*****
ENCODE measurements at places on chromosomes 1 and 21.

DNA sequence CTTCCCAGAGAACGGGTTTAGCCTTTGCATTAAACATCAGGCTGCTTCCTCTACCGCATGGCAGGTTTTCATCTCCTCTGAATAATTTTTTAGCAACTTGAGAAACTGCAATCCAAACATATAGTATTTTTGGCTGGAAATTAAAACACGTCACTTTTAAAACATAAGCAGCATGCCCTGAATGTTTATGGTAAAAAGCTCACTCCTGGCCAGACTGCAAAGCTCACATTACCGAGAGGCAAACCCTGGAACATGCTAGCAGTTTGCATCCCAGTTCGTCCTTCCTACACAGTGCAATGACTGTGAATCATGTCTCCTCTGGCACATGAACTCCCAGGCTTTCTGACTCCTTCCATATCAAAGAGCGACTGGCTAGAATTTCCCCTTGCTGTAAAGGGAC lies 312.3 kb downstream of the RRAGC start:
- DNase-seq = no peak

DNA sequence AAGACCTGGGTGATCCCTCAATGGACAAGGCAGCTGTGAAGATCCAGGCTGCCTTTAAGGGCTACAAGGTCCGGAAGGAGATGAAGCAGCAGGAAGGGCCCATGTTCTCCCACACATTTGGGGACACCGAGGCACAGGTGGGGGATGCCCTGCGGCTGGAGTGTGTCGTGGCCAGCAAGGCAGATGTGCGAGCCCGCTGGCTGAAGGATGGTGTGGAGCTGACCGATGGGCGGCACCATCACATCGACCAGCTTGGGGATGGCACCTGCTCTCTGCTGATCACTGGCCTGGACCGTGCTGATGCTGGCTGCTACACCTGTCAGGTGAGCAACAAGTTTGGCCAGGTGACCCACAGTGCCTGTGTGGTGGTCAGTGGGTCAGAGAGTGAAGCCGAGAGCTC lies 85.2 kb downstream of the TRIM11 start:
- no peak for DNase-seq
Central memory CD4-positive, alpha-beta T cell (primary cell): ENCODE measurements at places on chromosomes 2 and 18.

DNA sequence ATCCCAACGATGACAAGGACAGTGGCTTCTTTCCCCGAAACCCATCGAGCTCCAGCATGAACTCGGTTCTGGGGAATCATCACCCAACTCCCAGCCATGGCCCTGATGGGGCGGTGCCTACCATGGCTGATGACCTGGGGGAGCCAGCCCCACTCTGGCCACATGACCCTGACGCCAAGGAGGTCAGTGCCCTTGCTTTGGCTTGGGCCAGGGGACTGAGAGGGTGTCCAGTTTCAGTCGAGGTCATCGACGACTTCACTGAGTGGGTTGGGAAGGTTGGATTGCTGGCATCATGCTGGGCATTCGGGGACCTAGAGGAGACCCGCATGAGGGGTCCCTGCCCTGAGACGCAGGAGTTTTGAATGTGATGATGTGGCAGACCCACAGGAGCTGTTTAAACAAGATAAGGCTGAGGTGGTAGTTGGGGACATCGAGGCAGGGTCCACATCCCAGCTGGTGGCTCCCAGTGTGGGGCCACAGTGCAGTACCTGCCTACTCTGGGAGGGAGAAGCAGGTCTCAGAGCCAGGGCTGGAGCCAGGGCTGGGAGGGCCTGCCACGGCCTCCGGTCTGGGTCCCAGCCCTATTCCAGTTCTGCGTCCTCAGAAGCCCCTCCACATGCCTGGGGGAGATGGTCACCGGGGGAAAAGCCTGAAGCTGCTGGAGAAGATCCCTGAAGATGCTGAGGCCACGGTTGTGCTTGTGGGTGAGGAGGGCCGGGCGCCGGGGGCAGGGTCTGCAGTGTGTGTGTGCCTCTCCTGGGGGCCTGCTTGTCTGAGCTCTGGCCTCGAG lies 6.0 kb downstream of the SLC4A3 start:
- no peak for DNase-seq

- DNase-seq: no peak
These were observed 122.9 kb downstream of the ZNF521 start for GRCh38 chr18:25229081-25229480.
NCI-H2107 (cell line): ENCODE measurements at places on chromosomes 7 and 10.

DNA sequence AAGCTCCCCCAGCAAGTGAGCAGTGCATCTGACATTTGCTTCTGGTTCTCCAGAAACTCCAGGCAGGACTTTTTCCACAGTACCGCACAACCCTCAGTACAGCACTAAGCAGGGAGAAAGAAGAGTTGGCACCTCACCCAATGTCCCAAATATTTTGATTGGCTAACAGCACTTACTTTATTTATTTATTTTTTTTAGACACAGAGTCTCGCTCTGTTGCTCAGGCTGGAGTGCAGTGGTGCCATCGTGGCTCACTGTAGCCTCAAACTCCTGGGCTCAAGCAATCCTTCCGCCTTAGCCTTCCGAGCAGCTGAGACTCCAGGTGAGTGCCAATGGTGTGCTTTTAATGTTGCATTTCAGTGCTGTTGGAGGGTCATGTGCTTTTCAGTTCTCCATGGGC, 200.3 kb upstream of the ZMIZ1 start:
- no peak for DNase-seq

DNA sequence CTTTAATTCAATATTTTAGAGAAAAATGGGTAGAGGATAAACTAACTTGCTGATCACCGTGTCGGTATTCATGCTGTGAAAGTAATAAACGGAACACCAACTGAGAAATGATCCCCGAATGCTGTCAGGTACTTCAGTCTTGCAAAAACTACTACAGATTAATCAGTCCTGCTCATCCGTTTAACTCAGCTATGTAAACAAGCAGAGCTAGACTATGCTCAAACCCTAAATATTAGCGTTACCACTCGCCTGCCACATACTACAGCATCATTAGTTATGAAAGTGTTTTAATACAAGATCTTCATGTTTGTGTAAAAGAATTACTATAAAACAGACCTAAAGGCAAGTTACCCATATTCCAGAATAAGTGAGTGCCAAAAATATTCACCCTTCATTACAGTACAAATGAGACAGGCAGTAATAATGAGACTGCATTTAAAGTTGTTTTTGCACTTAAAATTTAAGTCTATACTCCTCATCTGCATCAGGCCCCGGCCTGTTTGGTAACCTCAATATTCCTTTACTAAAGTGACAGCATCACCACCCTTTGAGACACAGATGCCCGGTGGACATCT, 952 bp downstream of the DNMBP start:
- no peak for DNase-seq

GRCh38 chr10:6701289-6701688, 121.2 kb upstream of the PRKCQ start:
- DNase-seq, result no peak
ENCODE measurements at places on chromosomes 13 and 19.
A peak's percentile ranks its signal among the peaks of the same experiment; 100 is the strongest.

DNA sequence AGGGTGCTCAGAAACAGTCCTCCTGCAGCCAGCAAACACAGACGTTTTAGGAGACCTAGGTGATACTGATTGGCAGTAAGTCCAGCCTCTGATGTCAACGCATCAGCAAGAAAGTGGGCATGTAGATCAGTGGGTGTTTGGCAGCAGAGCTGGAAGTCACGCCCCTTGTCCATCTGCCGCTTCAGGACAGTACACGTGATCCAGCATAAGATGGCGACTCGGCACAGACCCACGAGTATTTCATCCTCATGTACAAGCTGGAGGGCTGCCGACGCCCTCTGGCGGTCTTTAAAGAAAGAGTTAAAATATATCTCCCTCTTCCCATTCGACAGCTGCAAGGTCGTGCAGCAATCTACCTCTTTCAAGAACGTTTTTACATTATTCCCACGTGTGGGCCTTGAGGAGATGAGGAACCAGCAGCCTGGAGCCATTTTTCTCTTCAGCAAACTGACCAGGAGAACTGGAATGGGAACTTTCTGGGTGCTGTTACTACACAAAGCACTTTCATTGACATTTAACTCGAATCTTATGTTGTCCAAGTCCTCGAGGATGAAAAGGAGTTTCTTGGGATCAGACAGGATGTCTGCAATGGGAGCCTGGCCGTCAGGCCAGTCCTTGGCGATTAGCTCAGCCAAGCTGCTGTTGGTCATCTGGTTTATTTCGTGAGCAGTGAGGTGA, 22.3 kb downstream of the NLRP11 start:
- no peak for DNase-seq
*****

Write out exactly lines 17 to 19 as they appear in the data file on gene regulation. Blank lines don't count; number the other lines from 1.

- DNase-seq, result no peak
ENCODE measurements at places on chromosomes 13 and 19.
A peak's percentile ranks its signal among the peaks of the same experiment; 100 is the strongest.